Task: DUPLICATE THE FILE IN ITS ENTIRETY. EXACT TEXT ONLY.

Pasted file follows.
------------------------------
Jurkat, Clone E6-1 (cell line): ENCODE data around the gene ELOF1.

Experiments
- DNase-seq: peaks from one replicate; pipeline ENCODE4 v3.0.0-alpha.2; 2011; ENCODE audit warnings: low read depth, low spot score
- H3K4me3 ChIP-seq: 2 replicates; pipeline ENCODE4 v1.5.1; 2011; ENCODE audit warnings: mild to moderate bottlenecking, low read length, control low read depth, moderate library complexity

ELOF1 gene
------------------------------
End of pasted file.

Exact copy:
Jurkat, Clone E6-1 (cell line): ENCODE data around the gene ELOF1.

Experiments
- DNase-seq: peaks from one replicate; pipeline ENCODE4 v3.0.0-alpha.2; 2011; ENCODE audit warnings: low read depth, low spot score
- H3K4me3 ChIP-seq: 2 replicates; pipeline ENCODE4 v1.5.1; 2011; ENCODE audit warnings: mild to moderate bottlenecking, low read length, control low read depth, moderate library complexity

ELOF1 gene